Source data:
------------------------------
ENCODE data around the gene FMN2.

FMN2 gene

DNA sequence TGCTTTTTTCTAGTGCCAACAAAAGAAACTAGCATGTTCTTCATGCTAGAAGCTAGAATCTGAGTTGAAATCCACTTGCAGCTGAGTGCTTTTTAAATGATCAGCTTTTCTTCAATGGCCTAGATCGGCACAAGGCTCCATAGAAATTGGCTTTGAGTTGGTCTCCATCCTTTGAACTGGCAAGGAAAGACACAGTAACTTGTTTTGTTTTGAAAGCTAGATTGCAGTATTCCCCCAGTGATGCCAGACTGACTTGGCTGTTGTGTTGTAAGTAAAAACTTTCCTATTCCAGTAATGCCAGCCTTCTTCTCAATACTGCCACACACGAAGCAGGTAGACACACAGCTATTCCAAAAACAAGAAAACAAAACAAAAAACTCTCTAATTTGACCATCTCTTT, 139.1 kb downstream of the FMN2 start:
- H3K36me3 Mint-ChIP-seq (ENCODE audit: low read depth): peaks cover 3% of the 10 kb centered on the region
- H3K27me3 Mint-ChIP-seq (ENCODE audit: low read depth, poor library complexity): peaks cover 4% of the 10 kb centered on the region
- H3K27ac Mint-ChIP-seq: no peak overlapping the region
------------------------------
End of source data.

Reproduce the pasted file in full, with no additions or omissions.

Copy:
ENCODE data around the gene FMN2.

FMN2 gene

DNA sequence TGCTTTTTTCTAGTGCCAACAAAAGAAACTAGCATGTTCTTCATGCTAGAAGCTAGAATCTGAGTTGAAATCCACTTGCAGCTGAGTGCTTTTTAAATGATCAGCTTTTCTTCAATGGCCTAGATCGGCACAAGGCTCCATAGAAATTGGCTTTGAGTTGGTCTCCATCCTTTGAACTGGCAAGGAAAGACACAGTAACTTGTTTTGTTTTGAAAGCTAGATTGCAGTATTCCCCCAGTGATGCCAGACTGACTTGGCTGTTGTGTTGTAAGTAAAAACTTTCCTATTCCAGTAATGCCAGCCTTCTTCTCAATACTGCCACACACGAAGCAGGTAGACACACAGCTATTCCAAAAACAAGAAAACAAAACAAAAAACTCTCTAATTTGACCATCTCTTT, 139.1 kb downstream of the FMN2 start:
- H3K36me3 Mint-ChIP-seq (ENCODE audit: low read depth): peaks cover 3% of the 10 kb centered on the region
- H3K27me3 Mint-ChIP-seq (ENCODE audit: low read depth, poor library complexity): peaks cover 4% of the 10 kb centered on the region
- H3K27ac Mint-ChIP-seq: no peak overlapping the region